Worried? The new restrictions placed on non students’ access to the internet reminds me of the omni present “eyes” of Big Brother. Non users would be required to “register” with picture ID and valid address to get on the internet. Many libraries do not have such a restrictive rule. What are you going to do with the data you collect about surfing habits and don’t you think this will breach privacy and raise concerns about diminishing our creative and personal freedoms? Just the notion that where I surf can be tracked places a severe limitations on my creativity and freedom. The one hour restrictions will severly impact members of the community that cannot afford but would like to be involved with the digital age. What research can one do in one hour? HSU is not being a good community member and neighbor. As a student, I sometimes would like to surf the net or do research without using my student login number. It gives me a better sense of security when I know nobody is watching what I am reading. Hope you will reconsider your new restrictive rules. Hope this complaint will show up on the blog with your answer!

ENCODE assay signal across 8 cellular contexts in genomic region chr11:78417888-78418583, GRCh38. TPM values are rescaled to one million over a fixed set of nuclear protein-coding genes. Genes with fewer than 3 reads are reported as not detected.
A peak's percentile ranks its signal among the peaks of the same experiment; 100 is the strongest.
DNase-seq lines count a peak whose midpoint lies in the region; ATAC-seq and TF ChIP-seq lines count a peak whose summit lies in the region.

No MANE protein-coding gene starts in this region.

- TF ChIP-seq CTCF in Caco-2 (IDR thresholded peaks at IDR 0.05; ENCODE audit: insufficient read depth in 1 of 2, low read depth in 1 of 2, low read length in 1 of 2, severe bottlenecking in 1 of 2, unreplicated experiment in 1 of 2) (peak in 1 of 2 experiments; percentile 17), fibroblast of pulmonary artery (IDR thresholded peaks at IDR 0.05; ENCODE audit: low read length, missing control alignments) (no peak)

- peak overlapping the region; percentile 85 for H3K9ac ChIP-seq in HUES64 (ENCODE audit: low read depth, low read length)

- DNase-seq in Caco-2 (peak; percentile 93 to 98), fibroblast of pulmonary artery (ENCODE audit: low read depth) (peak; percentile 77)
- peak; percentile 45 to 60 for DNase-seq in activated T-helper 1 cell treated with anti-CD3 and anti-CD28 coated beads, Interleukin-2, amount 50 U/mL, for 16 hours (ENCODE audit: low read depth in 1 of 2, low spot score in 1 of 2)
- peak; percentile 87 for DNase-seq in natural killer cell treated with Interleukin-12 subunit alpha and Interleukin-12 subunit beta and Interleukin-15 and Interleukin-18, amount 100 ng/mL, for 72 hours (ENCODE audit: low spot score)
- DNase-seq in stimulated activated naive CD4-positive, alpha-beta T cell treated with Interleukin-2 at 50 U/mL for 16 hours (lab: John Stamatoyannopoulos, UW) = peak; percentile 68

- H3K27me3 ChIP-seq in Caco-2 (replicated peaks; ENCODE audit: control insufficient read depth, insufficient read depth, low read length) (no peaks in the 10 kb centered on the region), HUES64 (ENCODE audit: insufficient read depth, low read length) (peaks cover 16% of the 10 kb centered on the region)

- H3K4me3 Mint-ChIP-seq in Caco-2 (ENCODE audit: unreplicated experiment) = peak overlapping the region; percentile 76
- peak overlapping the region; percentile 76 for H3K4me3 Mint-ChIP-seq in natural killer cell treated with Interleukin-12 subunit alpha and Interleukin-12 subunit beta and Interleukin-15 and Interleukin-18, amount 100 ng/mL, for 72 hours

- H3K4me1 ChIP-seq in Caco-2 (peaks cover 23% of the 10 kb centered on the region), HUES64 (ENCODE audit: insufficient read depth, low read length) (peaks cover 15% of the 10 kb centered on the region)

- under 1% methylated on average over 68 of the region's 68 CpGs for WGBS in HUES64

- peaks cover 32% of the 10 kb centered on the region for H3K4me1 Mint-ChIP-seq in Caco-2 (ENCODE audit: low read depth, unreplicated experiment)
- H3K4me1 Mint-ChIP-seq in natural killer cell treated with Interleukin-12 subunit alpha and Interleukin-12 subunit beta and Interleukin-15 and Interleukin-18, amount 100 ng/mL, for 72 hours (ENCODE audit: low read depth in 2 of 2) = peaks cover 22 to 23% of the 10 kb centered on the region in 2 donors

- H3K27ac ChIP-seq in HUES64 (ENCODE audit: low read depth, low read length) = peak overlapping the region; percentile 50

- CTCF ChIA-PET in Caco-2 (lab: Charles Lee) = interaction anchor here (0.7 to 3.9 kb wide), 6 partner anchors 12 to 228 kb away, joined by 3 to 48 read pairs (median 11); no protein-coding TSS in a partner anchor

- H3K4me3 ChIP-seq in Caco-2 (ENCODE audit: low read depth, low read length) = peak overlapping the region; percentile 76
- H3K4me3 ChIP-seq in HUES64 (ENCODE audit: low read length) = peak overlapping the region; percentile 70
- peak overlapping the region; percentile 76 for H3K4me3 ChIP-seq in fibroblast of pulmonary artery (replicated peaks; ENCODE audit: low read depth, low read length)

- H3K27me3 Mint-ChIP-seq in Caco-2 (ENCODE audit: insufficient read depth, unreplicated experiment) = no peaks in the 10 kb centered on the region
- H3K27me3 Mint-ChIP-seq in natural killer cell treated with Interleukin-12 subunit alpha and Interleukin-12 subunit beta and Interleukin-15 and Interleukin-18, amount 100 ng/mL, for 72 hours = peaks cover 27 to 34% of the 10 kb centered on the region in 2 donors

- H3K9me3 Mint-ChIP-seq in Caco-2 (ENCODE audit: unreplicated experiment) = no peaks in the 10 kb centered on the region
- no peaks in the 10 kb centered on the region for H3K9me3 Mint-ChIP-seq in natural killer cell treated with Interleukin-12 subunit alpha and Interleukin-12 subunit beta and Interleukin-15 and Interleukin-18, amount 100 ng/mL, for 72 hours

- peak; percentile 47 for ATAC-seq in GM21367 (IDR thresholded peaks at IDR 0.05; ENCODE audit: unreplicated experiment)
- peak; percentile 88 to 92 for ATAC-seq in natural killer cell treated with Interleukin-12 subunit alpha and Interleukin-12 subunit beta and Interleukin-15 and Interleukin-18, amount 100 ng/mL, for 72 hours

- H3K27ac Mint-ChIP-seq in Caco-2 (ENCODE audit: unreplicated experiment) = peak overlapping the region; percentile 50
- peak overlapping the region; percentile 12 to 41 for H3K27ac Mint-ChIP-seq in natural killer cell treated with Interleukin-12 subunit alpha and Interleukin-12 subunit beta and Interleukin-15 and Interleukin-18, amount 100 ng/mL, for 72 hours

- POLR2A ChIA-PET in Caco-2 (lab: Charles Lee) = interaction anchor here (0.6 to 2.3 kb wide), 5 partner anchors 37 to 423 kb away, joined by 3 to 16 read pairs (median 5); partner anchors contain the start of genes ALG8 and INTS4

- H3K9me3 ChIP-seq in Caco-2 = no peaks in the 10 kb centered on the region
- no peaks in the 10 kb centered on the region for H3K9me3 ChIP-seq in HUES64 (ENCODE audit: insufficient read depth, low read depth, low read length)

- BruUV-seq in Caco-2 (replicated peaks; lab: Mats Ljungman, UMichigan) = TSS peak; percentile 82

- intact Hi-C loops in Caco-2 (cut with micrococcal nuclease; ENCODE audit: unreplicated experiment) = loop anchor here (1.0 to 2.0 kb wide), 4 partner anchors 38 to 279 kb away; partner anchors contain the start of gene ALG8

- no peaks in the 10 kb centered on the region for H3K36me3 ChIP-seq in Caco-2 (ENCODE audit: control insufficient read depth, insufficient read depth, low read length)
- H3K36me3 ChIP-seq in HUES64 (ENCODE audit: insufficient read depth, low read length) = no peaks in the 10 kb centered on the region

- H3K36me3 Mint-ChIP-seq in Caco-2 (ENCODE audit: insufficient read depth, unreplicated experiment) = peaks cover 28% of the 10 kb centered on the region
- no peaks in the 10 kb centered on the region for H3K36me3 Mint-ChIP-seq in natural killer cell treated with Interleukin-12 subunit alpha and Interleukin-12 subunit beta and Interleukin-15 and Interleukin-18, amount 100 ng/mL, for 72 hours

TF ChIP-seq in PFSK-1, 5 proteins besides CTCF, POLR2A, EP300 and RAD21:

We have implemented logon and registration for community users to allow members of the community to continue to be able to use our public workstations for unrestricted internet access. Many libraries, such as UC Berkeley, allow no unrestricted internet access at all for unaffiliated members of the community. The one-hour time limit is twice the time allowed by the Humboldt County Libraries whose mission is to serve the community. We have had a 30 minute time limit posted on many of our machines for quite a while, but some users have regularly exceeded this time limit. The Library’s catalog and databases are our primary research tool and they are available using the public logon.
As to your concerns about “big brother” watching your activites, the Library performs no logging or monitoring of internet useage. There are logs of network activity that are maintained by the University’s Information Technology Services. If you are interested in finding out about these logs, please feel free to contact the University’s Information Security Officer. His contact information is available on the University’s web site. While we do not want to interfere with anyone’s intellectual freedom, all use of Library Computers must comply the the Library’s Policy for Responsible Computing in the Humboldt State University Library.
Jeremy C. Shellhase